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William Blake

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Danny Rosenberg

on 21 February 2013

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Transcript of William Blake

Sophia Hill and
Danny Rosenberg 1757 – 1827 Romantic Age in England Earth raised up her head
From the darkness dread and drear,
Her light fled,
Stony, dread,
And her locks covered with grey despair.

'Prisoned on watery shore,
Starry jealousy does keep my den
Cold and hoar;
Weeping o're,
I hear the father of the ancient men.

'Selfish father of men!
Cruel, jealous, selfish fear!
Can delight,
Chained in night,
The virgins of youth and morning bear? Hear the voice of the Bard!
Who Present, Past & Future sees,
Whose ears have heard
The Holy Word
That walk'd among the ancient trees,

Calling the lapsed Soul,
And weeping in the evening dew,
That might controll
The starry pole,
And fallen, fallen light renew!

'O Earth, O Earth return!
Night is worn,
And the morn
Rises from the slumbrous mass.

'Turn away no more.
Why wilt thou turn away?

The starry floor,
The wat'ry shore,
Is giv'n thee till the break of day.' "Introduction" "Earth's Answer" William Blake November 28, 1757 – August 12, 1827
No formal schooling as a child
Enrolled at the age of 10 in Pars' drawing school
Began writing poetry at the age of 12
Studied engraving and eventually became a professional engraver
Blake often used a medieval technique called "illuminated writing." Blake produced his text and design on a copper plate that he then dipped in acid. The plate could be used to print on paper. He would hand color his final copies. Illuminated Writing Songs of Innocence and Songs of Experience two poem series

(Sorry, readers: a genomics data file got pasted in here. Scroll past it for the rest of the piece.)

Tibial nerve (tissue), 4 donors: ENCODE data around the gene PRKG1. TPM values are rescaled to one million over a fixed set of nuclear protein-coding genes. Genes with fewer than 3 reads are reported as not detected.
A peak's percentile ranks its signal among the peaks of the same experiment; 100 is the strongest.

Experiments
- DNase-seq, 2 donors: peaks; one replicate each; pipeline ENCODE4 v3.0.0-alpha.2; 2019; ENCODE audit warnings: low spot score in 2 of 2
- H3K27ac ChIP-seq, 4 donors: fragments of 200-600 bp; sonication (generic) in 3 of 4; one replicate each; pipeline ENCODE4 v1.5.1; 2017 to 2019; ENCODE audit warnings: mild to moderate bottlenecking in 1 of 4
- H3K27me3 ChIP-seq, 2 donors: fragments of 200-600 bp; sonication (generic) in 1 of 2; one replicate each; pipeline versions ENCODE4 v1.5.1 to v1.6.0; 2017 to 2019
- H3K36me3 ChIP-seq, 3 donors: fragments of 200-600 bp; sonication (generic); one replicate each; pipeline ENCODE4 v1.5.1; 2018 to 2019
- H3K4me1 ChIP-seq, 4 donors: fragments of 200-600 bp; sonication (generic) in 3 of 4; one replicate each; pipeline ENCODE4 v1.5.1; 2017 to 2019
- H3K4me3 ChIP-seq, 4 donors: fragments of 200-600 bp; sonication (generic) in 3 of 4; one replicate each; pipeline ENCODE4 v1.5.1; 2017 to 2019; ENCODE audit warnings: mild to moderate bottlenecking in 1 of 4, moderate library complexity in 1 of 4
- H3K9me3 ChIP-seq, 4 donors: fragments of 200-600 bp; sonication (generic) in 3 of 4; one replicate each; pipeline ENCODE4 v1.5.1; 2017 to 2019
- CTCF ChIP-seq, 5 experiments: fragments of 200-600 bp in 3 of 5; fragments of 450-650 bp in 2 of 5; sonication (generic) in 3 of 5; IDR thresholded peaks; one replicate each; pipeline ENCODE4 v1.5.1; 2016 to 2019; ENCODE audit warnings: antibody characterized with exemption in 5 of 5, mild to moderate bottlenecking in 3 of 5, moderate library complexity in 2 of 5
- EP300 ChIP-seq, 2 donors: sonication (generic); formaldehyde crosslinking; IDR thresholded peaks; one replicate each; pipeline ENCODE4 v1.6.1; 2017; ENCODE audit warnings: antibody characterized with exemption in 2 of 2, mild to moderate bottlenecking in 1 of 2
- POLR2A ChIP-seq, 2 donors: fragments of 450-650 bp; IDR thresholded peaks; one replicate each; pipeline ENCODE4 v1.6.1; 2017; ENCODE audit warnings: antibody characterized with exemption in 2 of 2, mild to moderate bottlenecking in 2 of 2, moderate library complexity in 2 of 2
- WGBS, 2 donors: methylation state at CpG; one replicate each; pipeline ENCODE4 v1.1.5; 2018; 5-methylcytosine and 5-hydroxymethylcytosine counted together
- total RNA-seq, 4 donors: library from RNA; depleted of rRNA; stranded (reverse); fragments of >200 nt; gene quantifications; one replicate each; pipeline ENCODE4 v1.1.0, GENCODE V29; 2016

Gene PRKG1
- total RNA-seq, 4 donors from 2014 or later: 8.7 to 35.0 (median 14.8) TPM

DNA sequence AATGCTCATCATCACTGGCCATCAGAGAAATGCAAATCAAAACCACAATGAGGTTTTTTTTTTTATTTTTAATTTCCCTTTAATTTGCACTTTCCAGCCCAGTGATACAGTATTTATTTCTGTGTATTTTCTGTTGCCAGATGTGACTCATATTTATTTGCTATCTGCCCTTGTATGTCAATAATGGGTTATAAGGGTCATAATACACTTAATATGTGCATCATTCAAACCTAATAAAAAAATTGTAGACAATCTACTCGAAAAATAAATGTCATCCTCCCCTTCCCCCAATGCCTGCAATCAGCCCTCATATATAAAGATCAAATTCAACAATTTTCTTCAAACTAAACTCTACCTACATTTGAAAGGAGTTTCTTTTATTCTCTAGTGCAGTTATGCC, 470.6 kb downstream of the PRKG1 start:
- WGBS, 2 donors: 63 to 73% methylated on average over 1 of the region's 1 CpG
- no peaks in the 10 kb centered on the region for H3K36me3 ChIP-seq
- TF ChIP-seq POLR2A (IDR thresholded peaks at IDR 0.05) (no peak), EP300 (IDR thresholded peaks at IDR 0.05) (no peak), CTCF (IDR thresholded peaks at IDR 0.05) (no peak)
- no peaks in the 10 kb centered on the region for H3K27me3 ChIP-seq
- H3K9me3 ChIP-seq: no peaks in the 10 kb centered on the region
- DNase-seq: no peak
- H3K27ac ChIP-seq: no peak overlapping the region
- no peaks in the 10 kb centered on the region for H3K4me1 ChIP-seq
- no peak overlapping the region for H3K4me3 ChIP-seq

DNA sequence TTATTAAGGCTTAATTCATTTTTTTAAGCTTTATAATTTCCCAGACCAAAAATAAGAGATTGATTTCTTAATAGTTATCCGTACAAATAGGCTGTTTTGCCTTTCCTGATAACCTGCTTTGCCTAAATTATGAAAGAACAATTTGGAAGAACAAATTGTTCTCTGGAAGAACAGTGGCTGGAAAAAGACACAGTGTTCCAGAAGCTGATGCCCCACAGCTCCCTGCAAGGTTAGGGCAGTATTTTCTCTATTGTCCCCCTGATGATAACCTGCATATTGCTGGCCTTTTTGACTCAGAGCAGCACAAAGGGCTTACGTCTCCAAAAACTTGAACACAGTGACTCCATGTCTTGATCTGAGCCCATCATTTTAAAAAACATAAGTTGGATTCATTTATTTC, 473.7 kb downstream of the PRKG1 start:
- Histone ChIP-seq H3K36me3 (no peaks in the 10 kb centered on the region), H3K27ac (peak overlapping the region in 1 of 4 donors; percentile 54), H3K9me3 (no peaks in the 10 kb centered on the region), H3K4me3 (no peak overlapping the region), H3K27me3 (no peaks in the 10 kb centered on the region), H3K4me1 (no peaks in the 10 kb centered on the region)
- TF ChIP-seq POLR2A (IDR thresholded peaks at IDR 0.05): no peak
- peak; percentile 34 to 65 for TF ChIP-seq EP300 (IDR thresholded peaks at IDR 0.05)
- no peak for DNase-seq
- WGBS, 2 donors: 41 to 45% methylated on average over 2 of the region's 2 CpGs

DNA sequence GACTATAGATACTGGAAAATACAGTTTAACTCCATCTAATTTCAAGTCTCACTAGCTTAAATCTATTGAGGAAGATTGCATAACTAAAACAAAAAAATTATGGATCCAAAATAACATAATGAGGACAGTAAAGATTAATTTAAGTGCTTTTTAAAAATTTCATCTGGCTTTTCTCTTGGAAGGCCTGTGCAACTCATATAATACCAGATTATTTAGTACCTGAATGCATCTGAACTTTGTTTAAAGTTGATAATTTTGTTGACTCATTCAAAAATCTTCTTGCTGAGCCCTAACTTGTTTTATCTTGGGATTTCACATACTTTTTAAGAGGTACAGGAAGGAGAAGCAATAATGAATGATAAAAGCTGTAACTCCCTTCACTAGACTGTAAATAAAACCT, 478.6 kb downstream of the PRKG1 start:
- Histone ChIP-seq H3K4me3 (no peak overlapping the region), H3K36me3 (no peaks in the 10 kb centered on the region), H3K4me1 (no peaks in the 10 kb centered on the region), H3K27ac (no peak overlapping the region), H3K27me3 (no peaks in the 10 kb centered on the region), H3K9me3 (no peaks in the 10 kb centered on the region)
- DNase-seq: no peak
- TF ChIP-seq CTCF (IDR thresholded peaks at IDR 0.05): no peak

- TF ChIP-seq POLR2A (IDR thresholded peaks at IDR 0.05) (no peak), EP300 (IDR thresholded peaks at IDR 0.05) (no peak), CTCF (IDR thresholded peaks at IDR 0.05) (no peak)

title page announces that the poems show "the two Contrary States of the Human Soul."
"Songs of Innocence" focuses on pleasure, while "Songs of Experience" focuses on troubles and the importance of wisdom
Uses frequent and simple rhyming
Simple language, significant subject matters
Short lines, nursery rhyme quality

politics, revolution, philosophy
the faults of organized religion Blake "neither wrote nor drew for the many, hardly for work'y-day men at all, rather for children and angels; himself 'a divine child,' whose playthings were sun, moon, and stars, the heavens and the earth."
-Alexander Gilchrist , "Life of William Blake" early life Earth raised up her head
From the darkness dread and drear,
Her light fled,
Stony, dread,
And her locks covered with grey despair.

'Prisoned on watery shore,
Starry jealousy does keep my den
Cold and hoar;
Weeping o're,
I hear the father of the ancient men.

'Selfish father of men!
Cruel, jealous, selfish fear!
Can delight,
Chained in night,
The virgins of youth and morning bear?


'Does spring hide its joy,
When buds and blossoms grow?
Does the sower
Sow by night,
Or the plowman in darkness plough?

'Break this heavy chain,
That does freeze my bones around!
Selfish, vain,
Eternal bane,
That free love with bondage bound.'

-William Blake personification of Earth as female: "Mother Earth," also evokes sympathy
alliteration, assonance. Earth's light has been replaced by darkness